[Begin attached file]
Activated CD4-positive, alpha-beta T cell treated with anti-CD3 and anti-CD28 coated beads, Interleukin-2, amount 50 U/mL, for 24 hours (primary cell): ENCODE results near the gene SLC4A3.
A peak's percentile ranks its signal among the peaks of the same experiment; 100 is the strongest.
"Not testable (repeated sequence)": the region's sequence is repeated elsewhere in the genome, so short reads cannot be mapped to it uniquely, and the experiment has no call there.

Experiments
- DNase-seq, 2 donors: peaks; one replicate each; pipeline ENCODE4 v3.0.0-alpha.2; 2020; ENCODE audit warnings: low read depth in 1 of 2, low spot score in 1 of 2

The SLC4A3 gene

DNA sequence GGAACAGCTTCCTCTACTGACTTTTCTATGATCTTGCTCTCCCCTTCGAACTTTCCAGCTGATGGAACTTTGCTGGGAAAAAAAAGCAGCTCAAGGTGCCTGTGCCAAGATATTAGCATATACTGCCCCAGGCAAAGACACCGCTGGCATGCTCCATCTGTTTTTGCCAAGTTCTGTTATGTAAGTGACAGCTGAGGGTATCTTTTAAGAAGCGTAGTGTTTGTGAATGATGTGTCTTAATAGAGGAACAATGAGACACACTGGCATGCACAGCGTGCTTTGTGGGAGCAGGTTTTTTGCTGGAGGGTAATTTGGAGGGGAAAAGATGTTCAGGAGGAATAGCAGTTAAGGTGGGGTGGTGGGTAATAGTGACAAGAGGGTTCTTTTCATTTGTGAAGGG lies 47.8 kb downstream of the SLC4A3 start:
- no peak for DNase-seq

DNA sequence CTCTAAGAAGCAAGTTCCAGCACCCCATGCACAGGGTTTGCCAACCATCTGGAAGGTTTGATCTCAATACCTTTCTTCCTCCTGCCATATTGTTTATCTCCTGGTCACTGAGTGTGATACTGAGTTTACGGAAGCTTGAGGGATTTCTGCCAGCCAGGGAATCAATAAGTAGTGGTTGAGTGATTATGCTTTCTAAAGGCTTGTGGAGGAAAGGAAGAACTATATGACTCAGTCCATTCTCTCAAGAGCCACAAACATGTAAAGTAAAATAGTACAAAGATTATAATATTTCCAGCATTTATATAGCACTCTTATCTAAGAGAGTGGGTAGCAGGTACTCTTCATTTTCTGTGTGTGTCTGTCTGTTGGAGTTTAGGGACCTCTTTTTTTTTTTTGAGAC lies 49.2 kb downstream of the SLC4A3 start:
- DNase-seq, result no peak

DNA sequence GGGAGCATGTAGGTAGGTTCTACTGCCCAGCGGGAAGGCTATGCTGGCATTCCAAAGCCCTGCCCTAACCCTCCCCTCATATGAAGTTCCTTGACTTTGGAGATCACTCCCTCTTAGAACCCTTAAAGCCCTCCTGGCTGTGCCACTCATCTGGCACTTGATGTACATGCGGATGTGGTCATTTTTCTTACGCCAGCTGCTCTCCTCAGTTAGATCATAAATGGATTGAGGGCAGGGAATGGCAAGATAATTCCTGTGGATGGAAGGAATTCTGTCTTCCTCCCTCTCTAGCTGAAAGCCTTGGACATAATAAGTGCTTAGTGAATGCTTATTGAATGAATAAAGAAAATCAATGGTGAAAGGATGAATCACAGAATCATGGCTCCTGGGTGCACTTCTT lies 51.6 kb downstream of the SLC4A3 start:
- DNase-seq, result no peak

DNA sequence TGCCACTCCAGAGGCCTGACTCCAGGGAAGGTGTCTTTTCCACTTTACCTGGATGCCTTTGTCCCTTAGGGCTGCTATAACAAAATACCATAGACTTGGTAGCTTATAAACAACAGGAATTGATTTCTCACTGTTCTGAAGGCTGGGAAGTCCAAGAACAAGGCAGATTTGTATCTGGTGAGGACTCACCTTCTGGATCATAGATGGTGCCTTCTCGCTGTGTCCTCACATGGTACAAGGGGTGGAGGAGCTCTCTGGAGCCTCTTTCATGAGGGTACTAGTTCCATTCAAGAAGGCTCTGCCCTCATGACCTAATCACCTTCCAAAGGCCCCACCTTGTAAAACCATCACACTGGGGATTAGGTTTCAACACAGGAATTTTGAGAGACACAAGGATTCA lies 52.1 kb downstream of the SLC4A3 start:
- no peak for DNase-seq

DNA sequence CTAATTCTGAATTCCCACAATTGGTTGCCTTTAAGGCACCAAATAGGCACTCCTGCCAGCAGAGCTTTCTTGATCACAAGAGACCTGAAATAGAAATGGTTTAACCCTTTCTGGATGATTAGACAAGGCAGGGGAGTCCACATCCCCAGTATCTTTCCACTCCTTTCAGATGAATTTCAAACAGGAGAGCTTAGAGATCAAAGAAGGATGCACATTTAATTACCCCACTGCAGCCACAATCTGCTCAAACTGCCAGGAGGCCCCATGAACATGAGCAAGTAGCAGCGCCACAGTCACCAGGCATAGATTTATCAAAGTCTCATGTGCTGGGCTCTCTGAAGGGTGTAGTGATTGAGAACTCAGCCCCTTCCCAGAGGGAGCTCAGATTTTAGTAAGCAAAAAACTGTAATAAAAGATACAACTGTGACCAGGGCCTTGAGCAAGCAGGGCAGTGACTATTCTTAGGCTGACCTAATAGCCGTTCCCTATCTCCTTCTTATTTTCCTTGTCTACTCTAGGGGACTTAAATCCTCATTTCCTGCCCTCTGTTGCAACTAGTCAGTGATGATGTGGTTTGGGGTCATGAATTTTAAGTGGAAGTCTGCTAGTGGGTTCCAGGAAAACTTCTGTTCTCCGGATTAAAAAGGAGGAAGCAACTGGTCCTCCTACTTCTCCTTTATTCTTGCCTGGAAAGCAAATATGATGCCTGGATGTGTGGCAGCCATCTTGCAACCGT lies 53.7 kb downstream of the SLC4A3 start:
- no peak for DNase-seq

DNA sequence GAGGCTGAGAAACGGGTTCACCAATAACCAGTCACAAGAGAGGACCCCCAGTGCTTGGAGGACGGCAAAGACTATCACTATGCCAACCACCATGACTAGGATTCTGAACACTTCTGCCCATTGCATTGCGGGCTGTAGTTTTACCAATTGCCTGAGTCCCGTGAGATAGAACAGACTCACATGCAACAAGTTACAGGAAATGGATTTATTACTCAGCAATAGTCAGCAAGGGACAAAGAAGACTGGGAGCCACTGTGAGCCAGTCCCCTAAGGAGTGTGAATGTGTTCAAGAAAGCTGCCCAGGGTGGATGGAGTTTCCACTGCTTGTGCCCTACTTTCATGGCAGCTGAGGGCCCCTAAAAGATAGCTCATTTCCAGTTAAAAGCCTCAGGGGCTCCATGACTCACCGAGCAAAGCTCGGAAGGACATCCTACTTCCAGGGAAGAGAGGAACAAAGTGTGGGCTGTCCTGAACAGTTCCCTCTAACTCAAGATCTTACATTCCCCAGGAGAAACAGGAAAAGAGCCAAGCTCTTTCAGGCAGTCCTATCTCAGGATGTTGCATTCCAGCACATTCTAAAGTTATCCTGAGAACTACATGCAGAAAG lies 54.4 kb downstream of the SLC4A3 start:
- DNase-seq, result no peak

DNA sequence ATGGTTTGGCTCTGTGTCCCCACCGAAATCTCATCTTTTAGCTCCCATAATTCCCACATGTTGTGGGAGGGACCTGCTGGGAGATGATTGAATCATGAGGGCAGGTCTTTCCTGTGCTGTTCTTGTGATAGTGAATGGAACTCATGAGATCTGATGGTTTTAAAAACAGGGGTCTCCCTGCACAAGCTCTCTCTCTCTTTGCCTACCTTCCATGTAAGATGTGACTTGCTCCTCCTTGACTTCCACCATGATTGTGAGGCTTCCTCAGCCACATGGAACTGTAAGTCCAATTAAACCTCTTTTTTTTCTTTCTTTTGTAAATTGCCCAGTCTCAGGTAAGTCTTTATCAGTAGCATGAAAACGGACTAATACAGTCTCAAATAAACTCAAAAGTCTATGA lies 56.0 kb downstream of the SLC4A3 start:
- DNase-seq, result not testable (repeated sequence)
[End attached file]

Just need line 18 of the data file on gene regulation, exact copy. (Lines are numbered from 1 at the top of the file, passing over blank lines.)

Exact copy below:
- DNase-seq, result no peak